Film review: Diana Vreeland biopic shows an uncommon passion for fashion | South China Morning Post
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Film review: Diana Vreeland biopic shows an uncommon passion for fashion

Yvonne Teh

 

Diana Vreeland: The Eye Has to Travel
Starring: Diana Vreeland
Director: Lisa Immordino Vreeland
Category: IIA

Rating: 3.5/5

 

Diana Vreeland (1903-1989) was a fascinating woman who led a remarkable life. And this documentary produced and directed by her granddaughter-in-law Lisa Immordino Vreeland (with help from co-directors Bent-Jorgen Perlmutt and Frédéric Tcheng) pays fitting tribute to the fashion doyen.

Diana Vreeland was a Harper's Bazaar columnist turned fashion journalist who went on to be editor of Vogue and a consultant for the Costume Institute at New York's Metropolitan Museum of Art.

Immordino Vreeland never met Diana, but Diana Vreeland: The Eye Has to Travel clearly benefits from the filmmaker's unprecedented access to archival material associated with the revered tastemaker. Well-known names such as designers Manolo Blahnik and Oscar de la Renta, photographer David Bailey, and actresses Anjelica Huston and Ali MacGraw, who worked as her assistant before achieving stardom in Love Story, share their memories and insights.

The film's impressive array of Diana Vreeland quotes - among them, "Every girl in the world should have geisha training" - is further supplemented by actress Annette Miller giving voice to passages of a transcript based on Vreeland's 1984 autobiography D.V.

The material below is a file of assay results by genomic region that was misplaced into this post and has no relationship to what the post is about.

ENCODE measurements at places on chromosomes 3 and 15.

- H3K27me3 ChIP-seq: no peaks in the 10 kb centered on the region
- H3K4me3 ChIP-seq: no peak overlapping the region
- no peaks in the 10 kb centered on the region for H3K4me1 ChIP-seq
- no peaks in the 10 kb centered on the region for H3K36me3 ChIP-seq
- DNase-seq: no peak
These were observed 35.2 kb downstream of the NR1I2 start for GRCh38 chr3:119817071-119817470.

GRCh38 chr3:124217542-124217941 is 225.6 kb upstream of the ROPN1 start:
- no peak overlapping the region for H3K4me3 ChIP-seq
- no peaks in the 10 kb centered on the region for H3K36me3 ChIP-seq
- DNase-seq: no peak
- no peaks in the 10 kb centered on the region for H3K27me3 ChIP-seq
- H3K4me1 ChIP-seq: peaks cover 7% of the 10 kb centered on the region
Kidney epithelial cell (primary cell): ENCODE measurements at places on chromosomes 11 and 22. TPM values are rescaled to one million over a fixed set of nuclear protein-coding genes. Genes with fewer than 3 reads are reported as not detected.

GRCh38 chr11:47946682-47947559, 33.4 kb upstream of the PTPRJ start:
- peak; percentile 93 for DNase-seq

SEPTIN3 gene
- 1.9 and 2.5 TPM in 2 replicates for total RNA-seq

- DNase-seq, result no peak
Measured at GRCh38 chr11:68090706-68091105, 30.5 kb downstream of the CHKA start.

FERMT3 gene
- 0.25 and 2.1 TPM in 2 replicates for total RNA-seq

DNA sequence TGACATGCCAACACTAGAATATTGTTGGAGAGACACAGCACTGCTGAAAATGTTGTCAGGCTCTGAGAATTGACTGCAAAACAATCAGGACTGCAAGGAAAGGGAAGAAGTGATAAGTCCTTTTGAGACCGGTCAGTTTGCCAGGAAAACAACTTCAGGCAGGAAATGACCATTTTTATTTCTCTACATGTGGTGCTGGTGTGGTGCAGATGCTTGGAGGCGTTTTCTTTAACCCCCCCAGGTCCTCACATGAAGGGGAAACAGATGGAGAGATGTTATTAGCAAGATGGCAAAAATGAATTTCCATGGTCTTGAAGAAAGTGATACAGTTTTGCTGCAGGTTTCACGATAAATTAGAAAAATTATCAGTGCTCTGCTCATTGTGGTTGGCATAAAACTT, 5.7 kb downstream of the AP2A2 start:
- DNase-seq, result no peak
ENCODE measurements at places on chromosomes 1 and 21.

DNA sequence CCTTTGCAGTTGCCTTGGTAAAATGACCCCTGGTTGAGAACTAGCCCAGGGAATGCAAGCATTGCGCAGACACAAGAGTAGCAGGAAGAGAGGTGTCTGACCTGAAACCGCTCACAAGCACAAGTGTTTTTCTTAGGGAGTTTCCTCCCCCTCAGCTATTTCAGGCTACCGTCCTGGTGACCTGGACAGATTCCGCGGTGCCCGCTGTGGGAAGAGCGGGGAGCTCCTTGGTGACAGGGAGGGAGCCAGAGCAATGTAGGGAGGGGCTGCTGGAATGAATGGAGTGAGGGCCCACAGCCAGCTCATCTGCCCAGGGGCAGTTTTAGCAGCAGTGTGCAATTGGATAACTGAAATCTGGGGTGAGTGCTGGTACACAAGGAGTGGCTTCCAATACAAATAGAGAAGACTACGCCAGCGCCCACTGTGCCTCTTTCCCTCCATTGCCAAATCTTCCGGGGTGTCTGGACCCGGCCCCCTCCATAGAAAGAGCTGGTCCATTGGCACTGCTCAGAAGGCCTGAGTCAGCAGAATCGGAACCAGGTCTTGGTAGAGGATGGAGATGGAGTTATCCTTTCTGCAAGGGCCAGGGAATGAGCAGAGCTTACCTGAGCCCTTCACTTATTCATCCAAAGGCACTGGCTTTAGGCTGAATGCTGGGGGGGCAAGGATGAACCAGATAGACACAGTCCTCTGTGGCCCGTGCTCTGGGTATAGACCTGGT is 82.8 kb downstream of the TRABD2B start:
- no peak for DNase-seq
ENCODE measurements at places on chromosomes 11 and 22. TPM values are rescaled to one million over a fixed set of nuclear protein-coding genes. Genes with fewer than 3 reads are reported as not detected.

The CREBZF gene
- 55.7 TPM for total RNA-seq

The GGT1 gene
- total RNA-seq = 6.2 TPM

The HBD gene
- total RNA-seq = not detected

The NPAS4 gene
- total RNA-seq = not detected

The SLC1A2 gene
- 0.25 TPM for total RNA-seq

Vreeland's 10-year-old great-granddaughter Olivia (Immordino Vreeland's daughter) adds some more voiceover, reading snippets from the flamboyant fashion maven's whimsical "Why Don't You?" column.

Loosely chronological in form, the film focuses on Vreeland's life after 30, when she started work. In an era when few married women worked outside their homes, Vreeland openly enjoyed doing so. She clearly put heart and soul into ensuring that the fashion pages she edited at Harper's Bazaar and Vogue were never boring by adding energy, verve and fantasy to the subject.

Along the way she championed unconventional-looking women such as Lauren Bacall and Twiggy, and expanded the idea of what constitutes beauty.

Born during the belle époque period, she was able to adapt to the changing times, and appears to have enjoyed life in the Roaring Twenties and also during the 1960s "Youthquake", a term she coined.

Immordino Vreeland manages to get the film's interviewees to offer up a wealth of amusing anecdotes about a woman who could exasperate as well as enthral. But the highlights of this portrait of an uncommon woman are visual in nature.

Many of the spreads that appeared under her editorship show that the "Empress of Fashion" was truly visionary in the way she viewed the subject she so obviously loved.

yvonne.teh@scmp.com

 

Diana Vreeland: The Eye Has to Travel opens on November 7

 

 

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